There is a large amount of kids who have at one point felt their brains explode when practicing “times tables.” They often wonder Why do we have to learn this stuff? It’s so boring! What they often don’t recognize is that math is used every day in many ordinary situations. Why don’t they recognize math in “action?” Because it doesn’t present itself in the form typically seen in a math class.

For those who are the “engineering or accountant types,” math is obviously a part of their daily existences. But what about the rest of the people? Math is in our lives from the time we wake up in the morning until we go to bed at night. We use math when we look at a clock, check the temperature for the day, buy groceries, count our change, measure ingredients for a recipe, keep score at an athletic event, determine which TV or computer models to purchase or even decide in which container we will store our leftovers. How many times have you asked yourself: “How much tip should I leave?” or “Was I over–charged?” That’s math in action!

If you feel uncomfortable with math, you are not alone. In our technological world, however, math is essential to all of us—men, women and children alike. Furthermore, math is a subject in which everyone has a potential to excel. Traditionally, parents have thought that kids couldn’t handle certain mathematical ideas because they didn’t have the capacity to understand such a complex subject. However, nowadays, algebra and geometry are introduced to children very early—starting in the third and fourth grades. Good math skills are absolutely essential for our children to successfully navigate our complex world.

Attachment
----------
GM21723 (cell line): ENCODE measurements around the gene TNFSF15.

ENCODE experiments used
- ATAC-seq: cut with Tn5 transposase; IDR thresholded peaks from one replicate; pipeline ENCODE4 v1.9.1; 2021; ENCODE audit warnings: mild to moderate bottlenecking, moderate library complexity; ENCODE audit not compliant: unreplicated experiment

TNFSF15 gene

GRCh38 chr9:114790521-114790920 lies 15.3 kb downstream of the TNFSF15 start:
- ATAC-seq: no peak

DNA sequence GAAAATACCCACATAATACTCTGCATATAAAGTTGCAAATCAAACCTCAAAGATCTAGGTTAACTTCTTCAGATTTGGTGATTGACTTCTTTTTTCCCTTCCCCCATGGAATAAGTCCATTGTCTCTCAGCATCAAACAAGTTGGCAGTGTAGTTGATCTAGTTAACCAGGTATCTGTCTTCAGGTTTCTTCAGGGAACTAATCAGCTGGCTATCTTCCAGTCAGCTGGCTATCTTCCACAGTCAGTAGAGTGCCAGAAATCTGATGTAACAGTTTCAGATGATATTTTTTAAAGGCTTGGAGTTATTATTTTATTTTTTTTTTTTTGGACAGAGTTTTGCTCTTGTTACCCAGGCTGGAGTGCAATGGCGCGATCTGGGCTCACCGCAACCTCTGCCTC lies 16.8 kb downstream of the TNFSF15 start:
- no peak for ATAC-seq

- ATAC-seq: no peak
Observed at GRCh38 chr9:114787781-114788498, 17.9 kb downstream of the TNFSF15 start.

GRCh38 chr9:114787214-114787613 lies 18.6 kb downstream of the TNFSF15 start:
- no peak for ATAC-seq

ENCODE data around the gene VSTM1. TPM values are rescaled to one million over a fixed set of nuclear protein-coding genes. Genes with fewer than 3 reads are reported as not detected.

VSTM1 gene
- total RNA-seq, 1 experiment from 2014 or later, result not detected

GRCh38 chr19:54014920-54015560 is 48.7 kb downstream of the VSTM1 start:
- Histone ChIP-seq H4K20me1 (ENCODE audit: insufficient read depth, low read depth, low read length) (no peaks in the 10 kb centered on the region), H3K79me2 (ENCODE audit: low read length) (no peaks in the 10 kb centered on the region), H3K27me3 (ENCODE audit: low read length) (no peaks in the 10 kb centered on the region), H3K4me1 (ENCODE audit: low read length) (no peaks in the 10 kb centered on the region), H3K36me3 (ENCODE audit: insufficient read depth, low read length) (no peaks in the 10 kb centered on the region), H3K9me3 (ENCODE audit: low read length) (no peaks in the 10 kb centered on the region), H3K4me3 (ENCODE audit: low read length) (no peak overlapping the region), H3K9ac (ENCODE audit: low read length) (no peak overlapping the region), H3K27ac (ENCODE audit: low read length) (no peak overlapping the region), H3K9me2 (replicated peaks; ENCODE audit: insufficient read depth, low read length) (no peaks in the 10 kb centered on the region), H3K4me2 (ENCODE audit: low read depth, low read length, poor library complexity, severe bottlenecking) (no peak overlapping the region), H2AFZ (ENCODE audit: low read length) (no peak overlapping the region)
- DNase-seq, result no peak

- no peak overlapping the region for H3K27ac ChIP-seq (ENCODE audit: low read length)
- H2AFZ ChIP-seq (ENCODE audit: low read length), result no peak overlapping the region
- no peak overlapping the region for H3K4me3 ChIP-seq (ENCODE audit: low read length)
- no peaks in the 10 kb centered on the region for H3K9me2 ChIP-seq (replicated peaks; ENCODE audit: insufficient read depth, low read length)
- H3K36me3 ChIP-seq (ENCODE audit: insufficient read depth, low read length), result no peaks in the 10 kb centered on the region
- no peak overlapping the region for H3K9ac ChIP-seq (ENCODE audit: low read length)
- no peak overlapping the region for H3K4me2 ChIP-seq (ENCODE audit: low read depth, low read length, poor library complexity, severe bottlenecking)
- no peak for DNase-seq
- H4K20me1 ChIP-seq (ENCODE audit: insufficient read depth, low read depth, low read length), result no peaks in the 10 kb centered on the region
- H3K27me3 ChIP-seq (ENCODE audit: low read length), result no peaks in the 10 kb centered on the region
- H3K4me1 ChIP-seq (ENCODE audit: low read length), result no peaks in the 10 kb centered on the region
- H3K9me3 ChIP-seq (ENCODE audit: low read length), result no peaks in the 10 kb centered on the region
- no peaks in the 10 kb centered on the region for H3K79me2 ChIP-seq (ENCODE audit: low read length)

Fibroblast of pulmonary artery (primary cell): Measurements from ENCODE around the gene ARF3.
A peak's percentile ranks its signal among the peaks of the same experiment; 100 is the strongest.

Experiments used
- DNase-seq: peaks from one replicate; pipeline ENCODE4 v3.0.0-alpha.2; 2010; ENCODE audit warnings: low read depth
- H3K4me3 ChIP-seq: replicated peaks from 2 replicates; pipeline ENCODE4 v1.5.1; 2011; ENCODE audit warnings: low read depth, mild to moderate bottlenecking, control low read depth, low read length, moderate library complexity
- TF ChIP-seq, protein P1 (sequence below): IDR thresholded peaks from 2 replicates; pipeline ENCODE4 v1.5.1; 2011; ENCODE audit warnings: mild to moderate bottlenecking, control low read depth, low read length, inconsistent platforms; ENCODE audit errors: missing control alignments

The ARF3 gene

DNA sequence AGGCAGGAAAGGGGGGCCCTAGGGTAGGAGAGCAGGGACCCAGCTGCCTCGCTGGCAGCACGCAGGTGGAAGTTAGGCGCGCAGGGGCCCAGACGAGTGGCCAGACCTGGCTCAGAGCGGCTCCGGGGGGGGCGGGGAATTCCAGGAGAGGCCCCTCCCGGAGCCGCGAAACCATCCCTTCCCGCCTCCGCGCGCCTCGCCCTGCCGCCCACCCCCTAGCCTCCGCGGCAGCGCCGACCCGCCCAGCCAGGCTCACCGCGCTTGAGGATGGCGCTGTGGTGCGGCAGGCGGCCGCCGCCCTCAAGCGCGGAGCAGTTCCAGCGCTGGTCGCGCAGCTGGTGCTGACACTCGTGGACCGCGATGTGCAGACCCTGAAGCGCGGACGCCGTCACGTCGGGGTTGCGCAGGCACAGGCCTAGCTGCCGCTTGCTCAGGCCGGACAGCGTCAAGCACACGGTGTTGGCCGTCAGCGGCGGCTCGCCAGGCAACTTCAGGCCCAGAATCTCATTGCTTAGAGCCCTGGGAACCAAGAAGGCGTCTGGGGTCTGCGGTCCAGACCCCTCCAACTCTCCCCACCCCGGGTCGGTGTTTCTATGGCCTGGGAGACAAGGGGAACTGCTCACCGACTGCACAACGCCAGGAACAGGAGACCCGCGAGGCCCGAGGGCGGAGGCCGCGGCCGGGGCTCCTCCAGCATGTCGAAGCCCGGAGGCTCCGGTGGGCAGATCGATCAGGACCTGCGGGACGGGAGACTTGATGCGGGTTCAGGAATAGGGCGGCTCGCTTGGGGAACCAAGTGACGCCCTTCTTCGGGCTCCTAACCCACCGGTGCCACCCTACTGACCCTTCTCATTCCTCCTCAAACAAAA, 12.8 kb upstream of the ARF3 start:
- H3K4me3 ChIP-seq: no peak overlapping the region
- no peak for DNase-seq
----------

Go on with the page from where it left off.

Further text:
So how do we help our children learn math without drilling them with flash cards or having them endlessly solving a series of number problems? Here are some ideas:

  • Involve your young child in problem–solving by doing some “mental arithmetic.” For example, ask your child, “If I have 2 cups of water and I need a total of 6 cups for the family, how many more cups do I need?” For older children ask, “If I get a 20% discount on this item, how much will I be paying?”
  • Encourage your child to estimate calculations. When estimating, always use numbers that make it easier to solve problems quickly in their head. For example, when adding 98 + 43, it is easier to use 100 + 40 to get a close approximation very quickly. Notice that 98 is 2 less than 100, and 43 is 3 more than 40. So now we simply subtract 2 and add 3 to get the exact answer.
  • While accuracy is important, always be patient when your child comes up with a wrong answer. You will find that a wrong answer is a way to discover what he/she may not understand. Armed with that knowledge, you can help him/her learn “Number Sense” (more about that in a later article) and the concepts involved.
  • Communicate mathematically with your children by explaining how you arrived at an answer, and listen to them explain to you how they solve real–life math problems. Whether the answer is right or wrong, by calmly listening, you help your children become more self–confident. After all, they are just learning. We cannot expect them to be right every time. At the same time, your encouragement will instill in them a positive attitude towards math.

We at MATHNASIUM believe that it is possible to avoid the seemingly endless repetition of addition facts and times tables. Our method focuses first on teaching children the key concepts and skills of math orally (in their heads) and then on transferring this knowledge to the written page. Kids should have the satisfaction of saying, “Ah–ha!” and “That’s neat!” when learning math. We believe that children deserve a learning experience that is effective, encouraging and engaging.

Children don’t hate math. They hate being confused and intimidated by math. With understanding comes passion. And with passion comes growth—a treasure is unlocked.

By Leon Woloski